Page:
Regression paths or correlated residu... 

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Harry Garst posted on Thursday, October 03, 2002  8:02 am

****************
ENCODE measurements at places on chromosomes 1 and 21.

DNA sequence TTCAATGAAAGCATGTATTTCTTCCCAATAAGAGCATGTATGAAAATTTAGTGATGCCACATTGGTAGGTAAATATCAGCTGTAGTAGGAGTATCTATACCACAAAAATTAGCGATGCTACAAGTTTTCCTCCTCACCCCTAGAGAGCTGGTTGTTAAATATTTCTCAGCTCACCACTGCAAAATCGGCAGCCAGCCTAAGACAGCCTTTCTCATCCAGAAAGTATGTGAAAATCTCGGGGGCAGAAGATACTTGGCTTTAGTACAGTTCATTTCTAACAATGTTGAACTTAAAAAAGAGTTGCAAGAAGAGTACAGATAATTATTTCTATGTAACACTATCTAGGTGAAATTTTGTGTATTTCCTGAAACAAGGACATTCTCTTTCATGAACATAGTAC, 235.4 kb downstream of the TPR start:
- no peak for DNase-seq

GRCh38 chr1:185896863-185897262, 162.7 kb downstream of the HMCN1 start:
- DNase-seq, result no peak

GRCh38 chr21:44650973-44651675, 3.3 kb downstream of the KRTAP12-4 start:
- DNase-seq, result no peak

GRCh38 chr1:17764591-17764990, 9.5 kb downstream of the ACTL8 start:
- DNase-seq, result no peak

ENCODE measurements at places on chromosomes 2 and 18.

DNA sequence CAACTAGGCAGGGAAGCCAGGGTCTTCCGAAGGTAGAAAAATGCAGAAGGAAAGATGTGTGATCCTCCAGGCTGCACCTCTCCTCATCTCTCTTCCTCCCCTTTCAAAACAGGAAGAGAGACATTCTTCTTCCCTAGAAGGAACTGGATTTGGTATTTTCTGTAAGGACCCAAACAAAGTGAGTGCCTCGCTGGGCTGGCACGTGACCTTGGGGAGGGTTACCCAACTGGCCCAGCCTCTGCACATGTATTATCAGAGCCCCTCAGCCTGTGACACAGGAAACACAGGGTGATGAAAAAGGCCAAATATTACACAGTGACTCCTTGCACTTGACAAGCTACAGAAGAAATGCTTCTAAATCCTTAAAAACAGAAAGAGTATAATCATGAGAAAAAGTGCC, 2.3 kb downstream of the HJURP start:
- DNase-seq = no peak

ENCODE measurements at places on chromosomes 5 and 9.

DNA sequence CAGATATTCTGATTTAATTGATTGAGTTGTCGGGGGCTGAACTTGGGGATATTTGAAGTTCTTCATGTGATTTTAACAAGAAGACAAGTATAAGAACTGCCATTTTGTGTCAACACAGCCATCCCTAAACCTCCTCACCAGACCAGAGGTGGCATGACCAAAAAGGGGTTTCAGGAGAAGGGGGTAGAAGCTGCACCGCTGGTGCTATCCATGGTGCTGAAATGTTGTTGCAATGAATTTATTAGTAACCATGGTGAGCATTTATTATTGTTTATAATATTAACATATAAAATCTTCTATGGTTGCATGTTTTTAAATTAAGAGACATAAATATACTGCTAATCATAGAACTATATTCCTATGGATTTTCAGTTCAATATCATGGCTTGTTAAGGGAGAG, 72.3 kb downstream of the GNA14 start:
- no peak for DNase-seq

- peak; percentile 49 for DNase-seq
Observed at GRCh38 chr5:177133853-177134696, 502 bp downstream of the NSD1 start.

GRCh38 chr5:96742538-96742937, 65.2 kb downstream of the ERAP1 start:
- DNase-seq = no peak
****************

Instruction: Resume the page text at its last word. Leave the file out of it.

Dear Bengt and Linda, I have a question about multivariate (also called crossdomain) growth curve modeling. Do I have to specify regression paths between the intercept factor and the slope factor of the SAME repeatedly measured variable or can I specify correlated residuals? In Muthen (page 472, 1997) and Curran, Stice & Chassin (page 135, 1997) there are crosslagged paths from the intercept factors to the other slope factors, but only correlations between the residuals of the intercept factor and the slope factor of the same variable. In many datasets, the choice between both strategies would have a huge impact on the regression effects of the crosslagged paths. This is because the starting points of the trajectories usually have strong affects on the subsequent changes (reflected by the slope factor). Partialling out the intercept factor changes the interpretation of the slope factor: it is the linear change if all persons would have started from the same position (assuming a linear relationship between intercept and slope factors). Actually I am not worried about controlling for ‘regression to the mean effects’ because both intercept and slope factors have been estimated from ALL data points. But there are other arguments which might be more valid: there may be causal effects: e.g. depressed people may be rejected by others which will make them even more depressed, rich people may have more opportunities to make money and will be more wealthier etc. Moreover, there may be floor and ceiling effects. If you are up you can only go down and vice versa. Or there may be boundary conditions which would have a compensating influence. My question is: do we have to partial out preexisting differences in starting points? Thanks in advance. Harry Garst Muthén, B. (1997). Latent variable modeling with longitudinal and multilevel data. In A. Raftery (ed), Sociological Methodology (pp. 453480). Boston: Blackwell Publishers. Curran, P.J., Stice, E. & Chassin, L. (1997). The relation between adolescent and peer alcohol use: A longitudinal random coefficients model. Journal of Consulting and Clinical Psychology, 65, 130140.